While auto investors continue to ponder when used car prices will turn down, Ferrari’s IPO priced at the top of its range, giving the company a market capitalization approaching $10 billion. Zachary Crockett over at Priceonomics demonstrates why Ferrari owners have little cause for concern.
The most expensive car ever sold at auction, a Ferrari 250 GTO, went for $38 million in August of 2014 – one of only 39 Ferrari GTOs ever produced.
Of the 50 most expensive cars ever sold at auction, 30 are Ferraris.
According to the Hagerty Collector Car Index the majority of the market has stagnated. While German (BMW, Porsche, Mercedes-Benz), British (Bentley, Rolls Royce), and American (Ford GT) cars have stagnated, Ferraris have skyrocketed. In the last five years, the average “excellent” condition, vintage Ferrari to hit the auction block has nearly tripled in value.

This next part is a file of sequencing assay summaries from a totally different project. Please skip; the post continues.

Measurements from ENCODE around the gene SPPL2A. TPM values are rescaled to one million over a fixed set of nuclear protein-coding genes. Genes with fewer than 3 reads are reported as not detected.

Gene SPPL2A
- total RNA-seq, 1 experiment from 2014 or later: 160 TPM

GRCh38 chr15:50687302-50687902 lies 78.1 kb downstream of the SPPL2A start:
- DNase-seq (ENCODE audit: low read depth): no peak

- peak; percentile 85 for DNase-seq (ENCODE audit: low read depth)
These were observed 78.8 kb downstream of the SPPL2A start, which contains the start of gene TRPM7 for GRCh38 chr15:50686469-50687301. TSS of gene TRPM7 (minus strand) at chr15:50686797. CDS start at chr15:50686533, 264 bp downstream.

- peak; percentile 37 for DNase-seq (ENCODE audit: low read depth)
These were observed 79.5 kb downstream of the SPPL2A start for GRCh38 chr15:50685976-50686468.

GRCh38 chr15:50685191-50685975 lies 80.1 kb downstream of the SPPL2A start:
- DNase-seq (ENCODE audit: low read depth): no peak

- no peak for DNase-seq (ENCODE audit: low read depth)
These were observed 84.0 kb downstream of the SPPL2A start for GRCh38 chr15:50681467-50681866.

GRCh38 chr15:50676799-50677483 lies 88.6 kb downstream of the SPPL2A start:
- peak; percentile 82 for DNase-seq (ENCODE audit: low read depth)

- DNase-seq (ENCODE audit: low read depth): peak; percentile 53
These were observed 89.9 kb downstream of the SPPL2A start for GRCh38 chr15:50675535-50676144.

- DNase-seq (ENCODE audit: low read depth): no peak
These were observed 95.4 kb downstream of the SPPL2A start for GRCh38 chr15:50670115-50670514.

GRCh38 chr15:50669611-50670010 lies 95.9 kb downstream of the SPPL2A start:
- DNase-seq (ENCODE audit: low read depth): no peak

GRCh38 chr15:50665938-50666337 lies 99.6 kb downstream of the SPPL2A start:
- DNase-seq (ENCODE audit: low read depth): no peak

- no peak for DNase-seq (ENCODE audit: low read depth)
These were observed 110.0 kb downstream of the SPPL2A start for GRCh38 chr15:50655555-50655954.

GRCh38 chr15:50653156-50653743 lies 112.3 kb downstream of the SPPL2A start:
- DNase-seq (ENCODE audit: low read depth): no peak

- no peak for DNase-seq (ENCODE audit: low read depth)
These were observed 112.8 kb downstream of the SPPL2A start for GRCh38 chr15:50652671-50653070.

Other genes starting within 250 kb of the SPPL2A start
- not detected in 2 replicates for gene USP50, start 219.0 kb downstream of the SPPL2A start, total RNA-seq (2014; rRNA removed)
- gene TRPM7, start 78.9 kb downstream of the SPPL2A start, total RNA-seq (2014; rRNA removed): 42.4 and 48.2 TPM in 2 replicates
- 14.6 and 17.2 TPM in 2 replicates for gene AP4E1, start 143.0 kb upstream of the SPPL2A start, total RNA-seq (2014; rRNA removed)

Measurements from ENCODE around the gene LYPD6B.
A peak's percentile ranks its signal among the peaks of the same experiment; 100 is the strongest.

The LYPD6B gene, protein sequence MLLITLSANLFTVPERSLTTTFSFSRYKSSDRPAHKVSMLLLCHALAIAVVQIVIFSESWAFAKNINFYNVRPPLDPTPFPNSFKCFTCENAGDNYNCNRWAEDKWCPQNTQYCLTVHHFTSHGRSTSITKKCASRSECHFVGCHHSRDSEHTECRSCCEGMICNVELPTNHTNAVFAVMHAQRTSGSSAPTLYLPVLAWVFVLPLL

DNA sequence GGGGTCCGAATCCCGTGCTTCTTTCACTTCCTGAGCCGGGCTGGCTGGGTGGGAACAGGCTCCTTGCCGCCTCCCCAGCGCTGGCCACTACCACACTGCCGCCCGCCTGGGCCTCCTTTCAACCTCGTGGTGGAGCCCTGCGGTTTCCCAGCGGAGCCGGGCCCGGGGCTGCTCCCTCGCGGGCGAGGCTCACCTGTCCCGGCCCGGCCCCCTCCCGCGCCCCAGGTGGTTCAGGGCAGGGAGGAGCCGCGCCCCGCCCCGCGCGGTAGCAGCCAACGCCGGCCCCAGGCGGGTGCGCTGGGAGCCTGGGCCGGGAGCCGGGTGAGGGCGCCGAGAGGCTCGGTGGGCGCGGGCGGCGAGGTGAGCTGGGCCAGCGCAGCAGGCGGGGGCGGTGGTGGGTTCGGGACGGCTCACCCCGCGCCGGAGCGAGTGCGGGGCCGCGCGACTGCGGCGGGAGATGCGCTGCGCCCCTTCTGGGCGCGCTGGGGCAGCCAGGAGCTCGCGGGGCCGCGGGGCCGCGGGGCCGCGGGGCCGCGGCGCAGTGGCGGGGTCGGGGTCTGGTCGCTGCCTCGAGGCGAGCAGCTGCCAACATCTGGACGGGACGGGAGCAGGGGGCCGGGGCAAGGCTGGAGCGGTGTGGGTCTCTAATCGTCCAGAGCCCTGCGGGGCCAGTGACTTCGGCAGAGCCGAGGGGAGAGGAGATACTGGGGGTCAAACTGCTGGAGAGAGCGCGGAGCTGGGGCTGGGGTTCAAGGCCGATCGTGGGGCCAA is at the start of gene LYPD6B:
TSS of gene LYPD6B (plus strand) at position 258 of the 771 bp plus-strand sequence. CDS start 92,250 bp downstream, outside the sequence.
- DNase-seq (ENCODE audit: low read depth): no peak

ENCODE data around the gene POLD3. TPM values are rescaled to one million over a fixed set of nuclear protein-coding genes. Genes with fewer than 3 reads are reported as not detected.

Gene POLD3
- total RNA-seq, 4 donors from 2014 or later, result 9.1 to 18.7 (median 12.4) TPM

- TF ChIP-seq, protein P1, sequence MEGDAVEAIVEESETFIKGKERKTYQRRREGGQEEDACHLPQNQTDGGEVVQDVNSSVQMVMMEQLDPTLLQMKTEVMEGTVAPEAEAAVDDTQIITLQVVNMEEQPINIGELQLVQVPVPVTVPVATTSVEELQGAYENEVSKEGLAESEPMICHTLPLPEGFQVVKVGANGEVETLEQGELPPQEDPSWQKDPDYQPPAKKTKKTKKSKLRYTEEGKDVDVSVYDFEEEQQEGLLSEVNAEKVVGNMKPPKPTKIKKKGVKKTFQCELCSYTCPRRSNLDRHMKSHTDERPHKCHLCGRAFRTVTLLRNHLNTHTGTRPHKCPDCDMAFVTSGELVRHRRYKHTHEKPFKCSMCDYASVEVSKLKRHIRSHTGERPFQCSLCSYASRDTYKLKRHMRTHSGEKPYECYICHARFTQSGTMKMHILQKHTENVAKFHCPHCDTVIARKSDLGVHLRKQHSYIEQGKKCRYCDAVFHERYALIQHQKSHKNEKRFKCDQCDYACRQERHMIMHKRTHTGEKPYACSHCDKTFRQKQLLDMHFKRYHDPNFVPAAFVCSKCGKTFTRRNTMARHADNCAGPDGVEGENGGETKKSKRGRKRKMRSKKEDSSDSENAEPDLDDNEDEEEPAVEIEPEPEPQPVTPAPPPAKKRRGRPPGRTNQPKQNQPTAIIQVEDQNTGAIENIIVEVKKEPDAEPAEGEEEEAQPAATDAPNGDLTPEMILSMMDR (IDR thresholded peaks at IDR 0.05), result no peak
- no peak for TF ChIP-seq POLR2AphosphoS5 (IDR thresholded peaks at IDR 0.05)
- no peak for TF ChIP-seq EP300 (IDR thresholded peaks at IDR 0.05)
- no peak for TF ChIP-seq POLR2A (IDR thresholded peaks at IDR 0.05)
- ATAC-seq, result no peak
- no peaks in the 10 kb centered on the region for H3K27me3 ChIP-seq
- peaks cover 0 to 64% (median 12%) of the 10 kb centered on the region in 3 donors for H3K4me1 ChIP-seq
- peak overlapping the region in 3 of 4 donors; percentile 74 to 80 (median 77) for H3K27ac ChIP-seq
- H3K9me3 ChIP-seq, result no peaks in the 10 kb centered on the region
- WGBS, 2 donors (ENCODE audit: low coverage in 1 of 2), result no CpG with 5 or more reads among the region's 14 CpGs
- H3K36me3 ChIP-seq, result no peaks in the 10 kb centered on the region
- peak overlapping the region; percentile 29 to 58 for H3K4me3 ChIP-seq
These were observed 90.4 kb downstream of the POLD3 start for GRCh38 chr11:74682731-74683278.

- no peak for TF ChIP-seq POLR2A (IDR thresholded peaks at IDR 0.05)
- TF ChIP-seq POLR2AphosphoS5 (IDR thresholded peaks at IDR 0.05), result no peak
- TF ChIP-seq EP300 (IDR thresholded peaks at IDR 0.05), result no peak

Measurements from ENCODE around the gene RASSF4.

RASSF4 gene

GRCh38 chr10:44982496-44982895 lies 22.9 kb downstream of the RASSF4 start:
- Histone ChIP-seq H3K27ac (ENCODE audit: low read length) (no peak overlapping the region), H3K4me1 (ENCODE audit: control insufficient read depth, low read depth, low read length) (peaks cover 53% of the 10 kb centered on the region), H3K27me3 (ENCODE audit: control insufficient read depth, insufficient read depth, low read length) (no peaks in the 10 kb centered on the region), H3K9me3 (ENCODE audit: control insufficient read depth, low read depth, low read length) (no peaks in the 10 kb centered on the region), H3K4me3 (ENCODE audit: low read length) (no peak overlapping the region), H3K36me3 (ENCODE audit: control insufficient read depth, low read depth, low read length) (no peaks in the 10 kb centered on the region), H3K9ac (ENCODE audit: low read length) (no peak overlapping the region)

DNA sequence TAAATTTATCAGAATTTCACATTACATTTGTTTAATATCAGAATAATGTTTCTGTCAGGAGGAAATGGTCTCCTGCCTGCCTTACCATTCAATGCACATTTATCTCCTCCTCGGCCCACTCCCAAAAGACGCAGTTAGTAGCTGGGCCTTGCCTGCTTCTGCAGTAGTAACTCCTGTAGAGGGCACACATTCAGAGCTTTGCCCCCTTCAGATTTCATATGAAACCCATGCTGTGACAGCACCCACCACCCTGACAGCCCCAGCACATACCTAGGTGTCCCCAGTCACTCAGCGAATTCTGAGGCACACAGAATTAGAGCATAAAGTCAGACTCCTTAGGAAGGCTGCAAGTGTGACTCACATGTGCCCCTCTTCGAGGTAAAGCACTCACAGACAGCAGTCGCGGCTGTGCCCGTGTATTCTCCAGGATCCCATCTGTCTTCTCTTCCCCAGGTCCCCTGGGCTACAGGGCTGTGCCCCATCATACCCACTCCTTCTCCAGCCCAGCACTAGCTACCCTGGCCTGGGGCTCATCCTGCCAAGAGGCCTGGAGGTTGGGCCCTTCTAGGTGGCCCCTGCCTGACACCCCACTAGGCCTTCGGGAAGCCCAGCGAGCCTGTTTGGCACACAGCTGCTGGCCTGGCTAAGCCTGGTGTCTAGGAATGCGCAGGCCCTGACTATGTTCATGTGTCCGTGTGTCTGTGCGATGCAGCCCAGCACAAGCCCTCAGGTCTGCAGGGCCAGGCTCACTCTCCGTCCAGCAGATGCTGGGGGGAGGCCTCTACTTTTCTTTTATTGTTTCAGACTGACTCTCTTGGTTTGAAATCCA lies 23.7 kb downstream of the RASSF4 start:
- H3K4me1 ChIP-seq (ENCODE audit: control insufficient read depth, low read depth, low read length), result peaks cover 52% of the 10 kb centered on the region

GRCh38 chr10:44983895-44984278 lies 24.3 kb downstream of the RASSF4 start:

Ferrari’s don’t pay dividends or cut deals with specialty pharmaceutical companies, but that’s one heck of a five-year run. And you can’t drive to work in your hedge fund.